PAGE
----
When he was first elected at the age of 37, Valdis Dombrovskis was Europe’s youngest prime minister. Now 41, Dombrovskis is considered responsible for much of the economic and political stability in his country. During his tenure the country has been admitted to the European Union, and at the beginning of 2014, Latvia will join the Euro Zone.
Dombrovskis discusses with Daily News Egypt a set of critical issues regarding the Egyptian revolution, the Arab Spring, the Palestine-Israel conflict, Iran’s nuclear programme and Egyptian-Latvian economic and political relations.
Except for one agreement to promote and protect investments between the two countries, signed in 1997, very few agreements have been signed between Egypt and Latvia. Why don’t we see something significant out of this agreement since it was signed about 15 years ago?
Just to give a background, diplomatic relations between the two countries were created more than 20 years ago. And in fact Egypt was one of the first countries in the Middle East and North Africa to recognize Latvia’s independence, which we certainly appreciate. Also since 2007, we’ve had an embassy in Egypt.
But as regards to investments and economic developments, that is primarily in the hands of businesses. They should come with their initiatives and seek opportunities. It is good to have this framework of investment protection, which means that possibilities are there. And the question is; how active are businesses from both sides to engage?
We have seen some increases in trade volumes in the past. However, now after the relations are maintained, they are significantly down. But again recently trade volumes are starting to increase with Egypt after the revolution. And as you know, Egypt is quite a popular tourist destination for Latvians.
Since Egypt represents a huge consumer market, are there any specific plans in the future to expand between the two countries?
Well, our embassy is working on creating some events in this regard. Also, sometimes when we have large ministerial level visits, we take some business delegations with us. And I see there are possibilities for businesses to actually come and seize the opportunities.
Concerning the relationship between the two peoples and how to reinforce cultural exchange and awareness between the two countries, are there any future projects in this regard popularising Latvia among Egyptians or vice-versa?
We know that we are relatively far away. In Latvia for example, we have The Arab Cultural Centre, which covers Egypt. But, since there are only some 120 Arabs living in Latvia and maybe only 30 of them are Egyptians, of course we have to try to put it in regional context. And I think the same is true for Egypt looking at Latvia in a regional context as Baltic or Nordic Baltic to develop that kind of cooperation. But we also do make use of some possibilities of other organisations like say Anna Lind Foundation, as an example.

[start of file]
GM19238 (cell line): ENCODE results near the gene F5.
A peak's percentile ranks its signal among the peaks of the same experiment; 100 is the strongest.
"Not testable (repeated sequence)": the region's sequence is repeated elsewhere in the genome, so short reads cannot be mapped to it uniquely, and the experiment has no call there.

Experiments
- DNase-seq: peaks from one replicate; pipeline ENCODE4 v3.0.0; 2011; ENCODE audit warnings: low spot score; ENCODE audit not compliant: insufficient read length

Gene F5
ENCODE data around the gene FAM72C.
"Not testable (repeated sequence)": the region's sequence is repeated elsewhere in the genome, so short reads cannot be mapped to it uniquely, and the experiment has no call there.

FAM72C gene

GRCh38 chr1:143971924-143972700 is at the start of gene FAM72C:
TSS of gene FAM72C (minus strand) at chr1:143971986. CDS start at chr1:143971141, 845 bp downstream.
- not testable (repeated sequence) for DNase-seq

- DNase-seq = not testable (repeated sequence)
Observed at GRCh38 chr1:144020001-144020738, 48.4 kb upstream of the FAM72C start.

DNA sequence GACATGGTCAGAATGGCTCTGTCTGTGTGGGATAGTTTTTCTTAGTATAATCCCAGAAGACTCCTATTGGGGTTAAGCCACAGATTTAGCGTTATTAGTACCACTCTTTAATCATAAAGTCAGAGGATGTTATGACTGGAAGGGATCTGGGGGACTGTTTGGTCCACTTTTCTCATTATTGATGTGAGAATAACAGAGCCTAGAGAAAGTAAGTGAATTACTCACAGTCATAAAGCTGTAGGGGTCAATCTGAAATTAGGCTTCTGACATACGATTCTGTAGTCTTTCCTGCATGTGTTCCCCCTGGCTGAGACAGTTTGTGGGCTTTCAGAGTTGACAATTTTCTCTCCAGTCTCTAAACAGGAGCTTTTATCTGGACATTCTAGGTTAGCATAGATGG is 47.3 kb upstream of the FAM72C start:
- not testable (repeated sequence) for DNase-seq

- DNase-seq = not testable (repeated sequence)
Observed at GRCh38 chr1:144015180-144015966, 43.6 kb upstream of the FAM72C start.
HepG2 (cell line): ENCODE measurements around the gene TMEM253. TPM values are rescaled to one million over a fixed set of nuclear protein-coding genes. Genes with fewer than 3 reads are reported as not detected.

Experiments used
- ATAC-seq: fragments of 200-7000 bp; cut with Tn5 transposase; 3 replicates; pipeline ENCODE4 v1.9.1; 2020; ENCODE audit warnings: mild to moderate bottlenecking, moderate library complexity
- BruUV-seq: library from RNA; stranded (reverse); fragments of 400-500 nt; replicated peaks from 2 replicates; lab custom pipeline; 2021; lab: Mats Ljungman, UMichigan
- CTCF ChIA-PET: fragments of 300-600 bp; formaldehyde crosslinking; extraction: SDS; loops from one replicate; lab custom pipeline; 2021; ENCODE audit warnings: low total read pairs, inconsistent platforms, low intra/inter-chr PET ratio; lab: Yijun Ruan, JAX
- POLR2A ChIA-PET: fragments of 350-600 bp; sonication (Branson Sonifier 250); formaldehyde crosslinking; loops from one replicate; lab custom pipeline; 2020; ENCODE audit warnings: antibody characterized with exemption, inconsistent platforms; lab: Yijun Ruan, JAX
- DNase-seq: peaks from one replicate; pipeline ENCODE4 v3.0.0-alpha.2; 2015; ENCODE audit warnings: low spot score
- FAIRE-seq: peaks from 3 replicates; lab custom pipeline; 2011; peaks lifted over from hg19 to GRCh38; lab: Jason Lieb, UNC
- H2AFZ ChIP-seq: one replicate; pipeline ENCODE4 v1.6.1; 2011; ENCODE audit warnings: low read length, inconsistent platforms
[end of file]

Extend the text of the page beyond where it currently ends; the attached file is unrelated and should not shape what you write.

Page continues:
Certainly, there are also some other possibilities there in 2014, when Riga is the cultural capital of Europe, which will help having some exchange with Egypt in this regard. And I know that some people are looking into that direction as well.
How do you see the particular role of Latvia in the dialogue between The EU and Egypt? What benefit can Latvians share with Egyptians in this regard?
As regards to the EU dialogue, in general we are supportive of increasing EU active rule in the neighbourhood, whether it is a partnership with the Mediterranean, North African or eastern partnership. In general, we are supportive of those developments. We are also supportive of facilitating trade links to promote free trade agreements and this kind of developments, which in turn will reinforce commercial ties and free trade between the EU and neighbouring countries.
Latvia’s reaction to Europe’s economic crisis was to increase austerity measures. How are these economic crisis measures going so far? And when do you expect the Latvian people to feel economically relaxed and reap the fruit of their patience?
Currently Latvia is the fastest growing EU economy. Last year we had an economic growth rate of 5.5 per cent, which made us third fastest growing EU economy. This year we are going to have economic growth maybe close to 5 per cent, which makes us the fastest growing EU economy. So, to an extent, one can say that the Latvian reform programme has worked.
What we mainly did when we were facing the crisis, is that we understood that we first needed to regain financial stability. So, we did very substantial austerity measures totalling 17 per cent of GDP. As a result, we were able to return it as we wanted. And financial stability here is not only about ratings, it is also about whether banks are lending to citizens and businesses, whether companies are investing and whether citizens are spending. For all of this, you need financial stability as a pre-condition. And as soon as we did it, we returned to economic growth and this is how it works now.